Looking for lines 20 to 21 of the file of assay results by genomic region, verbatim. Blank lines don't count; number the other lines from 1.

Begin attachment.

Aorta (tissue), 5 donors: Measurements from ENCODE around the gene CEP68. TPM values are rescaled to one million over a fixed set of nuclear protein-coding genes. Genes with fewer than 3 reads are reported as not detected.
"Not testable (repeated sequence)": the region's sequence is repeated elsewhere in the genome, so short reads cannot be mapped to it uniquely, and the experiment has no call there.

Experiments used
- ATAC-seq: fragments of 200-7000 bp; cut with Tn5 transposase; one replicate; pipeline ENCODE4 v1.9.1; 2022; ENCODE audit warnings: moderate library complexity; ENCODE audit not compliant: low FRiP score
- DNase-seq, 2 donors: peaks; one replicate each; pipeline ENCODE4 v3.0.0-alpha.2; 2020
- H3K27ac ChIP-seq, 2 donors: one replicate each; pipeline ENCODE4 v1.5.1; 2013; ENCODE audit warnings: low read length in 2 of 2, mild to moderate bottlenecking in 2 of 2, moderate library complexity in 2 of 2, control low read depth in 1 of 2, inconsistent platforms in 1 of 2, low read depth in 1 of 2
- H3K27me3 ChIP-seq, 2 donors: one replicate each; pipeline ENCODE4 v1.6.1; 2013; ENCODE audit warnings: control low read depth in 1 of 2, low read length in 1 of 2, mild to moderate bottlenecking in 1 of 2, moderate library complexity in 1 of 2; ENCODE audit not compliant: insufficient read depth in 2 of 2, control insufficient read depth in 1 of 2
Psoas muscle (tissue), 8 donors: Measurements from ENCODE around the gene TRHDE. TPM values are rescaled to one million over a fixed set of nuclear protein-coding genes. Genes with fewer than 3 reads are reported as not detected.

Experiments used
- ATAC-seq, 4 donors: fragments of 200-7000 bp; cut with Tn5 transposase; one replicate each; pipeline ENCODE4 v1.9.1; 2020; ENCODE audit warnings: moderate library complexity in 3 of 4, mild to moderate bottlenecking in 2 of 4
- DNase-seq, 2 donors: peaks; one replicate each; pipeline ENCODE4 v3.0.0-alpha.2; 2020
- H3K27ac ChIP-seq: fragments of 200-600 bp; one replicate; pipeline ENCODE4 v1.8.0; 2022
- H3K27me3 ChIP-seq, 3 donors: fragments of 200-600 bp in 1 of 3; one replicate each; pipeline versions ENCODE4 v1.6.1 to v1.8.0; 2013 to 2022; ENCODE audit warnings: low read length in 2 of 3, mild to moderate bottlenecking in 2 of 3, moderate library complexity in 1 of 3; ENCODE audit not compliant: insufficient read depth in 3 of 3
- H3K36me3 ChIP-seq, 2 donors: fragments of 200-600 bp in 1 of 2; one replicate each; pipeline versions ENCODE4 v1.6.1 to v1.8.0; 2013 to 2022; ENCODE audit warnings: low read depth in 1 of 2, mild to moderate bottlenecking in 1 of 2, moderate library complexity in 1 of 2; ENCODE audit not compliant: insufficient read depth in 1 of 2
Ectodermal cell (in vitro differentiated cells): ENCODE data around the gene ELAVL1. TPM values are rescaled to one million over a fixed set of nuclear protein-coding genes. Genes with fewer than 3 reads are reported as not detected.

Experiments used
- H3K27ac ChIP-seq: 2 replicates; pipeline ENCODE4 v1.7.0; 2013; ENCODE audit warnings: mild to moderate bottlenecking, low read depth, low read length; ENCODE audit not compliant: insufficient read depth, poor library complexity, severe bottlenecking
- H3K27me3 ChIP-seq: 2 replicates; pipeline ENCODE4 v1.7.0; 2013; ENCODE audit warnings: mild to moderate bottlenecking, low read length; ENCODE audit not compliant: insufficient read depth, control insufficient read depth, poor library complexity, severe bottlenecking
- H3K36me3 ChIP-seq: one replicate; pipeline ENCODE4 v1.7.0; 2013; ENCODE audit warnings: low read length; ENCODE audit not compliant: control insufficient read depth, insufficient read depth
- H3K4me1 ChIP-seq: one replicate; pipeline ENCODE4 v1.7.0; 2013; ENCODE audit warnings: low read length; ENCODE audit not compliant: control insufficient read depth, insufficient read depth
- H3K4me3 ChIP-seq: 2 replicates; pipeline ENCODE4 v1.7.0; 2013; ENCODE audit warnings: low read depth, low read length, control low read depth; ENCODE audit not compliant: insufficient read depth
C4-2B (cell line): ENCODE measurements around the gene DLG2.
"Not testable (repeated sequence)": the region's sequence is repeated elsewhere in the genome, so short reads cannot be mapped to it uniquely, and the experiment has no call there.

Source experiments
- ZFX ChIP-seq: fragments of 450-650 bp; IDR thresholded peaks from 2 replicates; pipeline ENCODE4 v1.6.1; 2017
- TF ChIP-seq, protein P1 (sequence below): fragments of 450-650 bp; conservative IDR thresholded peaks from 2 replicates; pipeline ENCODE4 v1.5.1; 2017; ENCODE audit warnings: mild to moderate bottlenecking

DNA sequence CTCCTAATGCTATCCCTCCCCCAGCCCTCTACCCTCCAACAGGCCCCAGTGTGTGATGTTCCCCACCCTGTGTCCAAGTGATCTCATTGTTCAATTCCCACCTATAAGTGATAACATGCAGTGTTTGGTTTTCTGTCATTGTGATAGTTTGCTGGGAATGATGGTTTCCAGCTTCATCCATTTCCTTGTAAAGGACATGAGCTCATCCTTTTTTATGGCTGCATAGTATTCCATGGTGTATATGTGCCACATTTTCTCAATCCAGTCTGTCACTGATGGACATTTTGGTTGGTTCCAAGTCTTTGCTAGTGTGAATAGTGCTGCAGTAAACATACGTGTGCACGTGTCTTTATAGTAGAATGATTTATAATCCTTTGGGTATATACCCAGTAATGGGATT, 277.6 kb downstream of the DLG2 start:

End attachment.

- H3K4me1 ChIP-seq: one replicate; pipeline ENCODE4 v1.7.0; 2013; ENCODE audit warnings: low read length; ENCODE audit not compliant: control insufficient read depth, insufficient read depth
- H3K4me3 ChIP-seq: 2 replicates; pipeline ENCODE4 v1.7.0; 2013; ENCODE audit warnings: low read depth, low read length, control low read depth; ENCODE audit not compliant: insufficient read depth